The persistent decision by the Israeli leader Ariel Sharon to go through with his plans to withdraw from the Gaza Strip dictates that a second look at the concept of unilateralism.

Unilateralism has properly been painted negatively. Negotiations even between enemies have been and should be the way out of conflict. Nevertheless, if either of the parties refuses to negotiate, as the position of Israel has been, other options must be found.

Politically and at times when leaders are stubborn and the issues seem intractable, an argument for short term relief through unilateralism can certainly be made. And if unilateralism is the flavor of the day, what should the response of Palestinians be.

While seeking a bilateral agreement should continue to be the priority of leaders, one unilateral act no doubt provokes another. If the Israelis refuse to negotiate and choose to act alone, the only short term option left to the Palestinians is unilateralism.

Palestinians have tried unilateral acts. More than once during the past three years, Yasser Arafat the president of the Palestinian Authority as well as the leaders of the Islamic militant groups have made more than one effort to break up the cycle of violence by declaring a unilateral cease fire. Unfortunately on both occasions and despite the passage of weeks without an Palestinian violent act, the Israeli response was very violent. The assassinations of a Fatah leader in Tulkarem and a Hamas leader in Gaza, ended both unilateral acts.

The past few weeks have seen another Palestinian attempt at unilaterally ending the violence, this time an act carried out without any public announcement. But this is clearly not enough. And while it is not fair to expect symmetry from the occupier and the occupied Palestinian leaders can’t sit idly by. What is badly needed is for the Palestinian Authority to try and carry out some more political acts that can help kick start real bilateral negotiations.

The possibilities of what the Palestinians can do are obvious. The peace initiatives of Palestinians like Yaser Abed Rabo (co signatory of the Geneva Plan) and Sari Nusseibeh (co signatory of the people’s voice) have already received informal support from the Palestinian leadership. President Arafat has refrained from full formal support so as not to commit himself before the talks begin. But with the Israelis agreeing to quit Gaza and some of the settlements in the north of the West Bank, the time might be right for a more formal support to one or both of these peace initiatives.

The Palestinian leadership can also think of other more creative ways of staying in the lime light with a variety of political options. It can try and bring Jordan in the political process. The access that Jordan’s King has to the White House, as seen recently in the G8 summit shows that the Palestinian cause can be advanced by making use of the good offices of some of Palestine’s neighbors.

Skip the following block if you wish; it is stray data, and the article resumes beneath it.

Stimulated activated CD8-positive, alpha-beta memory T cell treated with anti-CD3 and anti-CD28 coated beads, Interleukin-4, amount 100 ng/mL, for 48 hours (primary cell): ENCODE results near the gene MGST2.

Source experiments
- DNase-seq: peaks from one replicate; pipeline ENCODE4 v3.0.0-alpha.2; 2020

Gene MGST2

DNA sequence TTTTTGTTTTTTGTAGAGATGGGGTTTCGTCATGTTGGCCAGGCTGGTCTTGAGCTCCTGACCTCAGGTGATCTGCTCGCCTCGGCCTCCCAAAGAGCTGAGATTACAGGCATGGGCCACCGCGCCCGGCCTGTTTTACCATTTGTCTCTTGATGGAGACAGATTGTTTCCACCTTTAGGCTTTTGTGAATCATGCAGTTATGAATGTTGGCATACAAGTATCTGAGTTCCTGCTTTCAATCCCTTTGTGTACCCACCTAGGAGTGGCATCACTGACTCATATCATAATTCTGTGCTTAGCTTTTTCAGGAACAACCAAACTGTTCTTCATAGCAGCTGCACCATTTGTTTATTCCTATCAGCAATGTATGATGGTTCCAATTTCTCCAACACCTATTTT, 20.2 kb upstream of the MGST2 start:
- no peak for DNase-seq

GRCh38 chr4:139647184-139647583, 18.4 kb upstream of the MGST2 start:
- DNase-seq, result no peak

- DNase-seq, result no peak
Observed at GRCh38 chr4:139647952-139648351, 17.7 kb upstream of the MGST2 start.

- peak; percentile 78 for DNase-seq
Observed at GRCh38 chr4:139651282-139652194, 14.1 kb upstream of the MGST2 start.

Previous attempts to delegate sovereign powers to other parties have been opposed by the Palestinian leadership and delegates to the PLO’s highest ruling body the Palestine National Council. Much of the worry stemmed from the fact that the Hashmite Kingdom of Jordan had annexed the West Bank to it. This was a cause of a lot of differences between Palestinians and the late King Hussein. This should not be a source of worry with the new young King Abdullah who has clearly shown that he and his governments have absolutely no interest in regaining sovereignty for Jordan in the Palestinian areas.

One idea for unilateral Palestinian acts could be some kind of joint actions with Palestine’s Arab neighbors. The joint Palestinian-Jordanian committee which was established during the Madrid peace process didn’t cause any harm to the Palestinian quest for independence. This formula or something like it could help get the Palestinian cause back to the centrality it needs to have. With a strong partner such as Jordan’s King, Palestinians can expect much stronger results with the US and Israeli public. It can also provide a political mechanism to help move the real bilateral peace talks back to center stage.

Palestinians and Israelis are hurting more than most people realize. Political leaders are obliged to find short and long term solutions to ease the pain that is happening every single day. Bilateral talks aimed at ending the Israeli occupation and the creation of an independent Palestinian state is certainly the best and fastest way ahead. Short of that and with the Israelis refusing to talk and opting to act unilaterally, not doing anything is not an option. The Palestinian leadership must not restrict their actions to reacting to what others say and do. It is high time for a pro active Palestinian position.

* Daoud Kuttab is an award winning Palestinian journalist.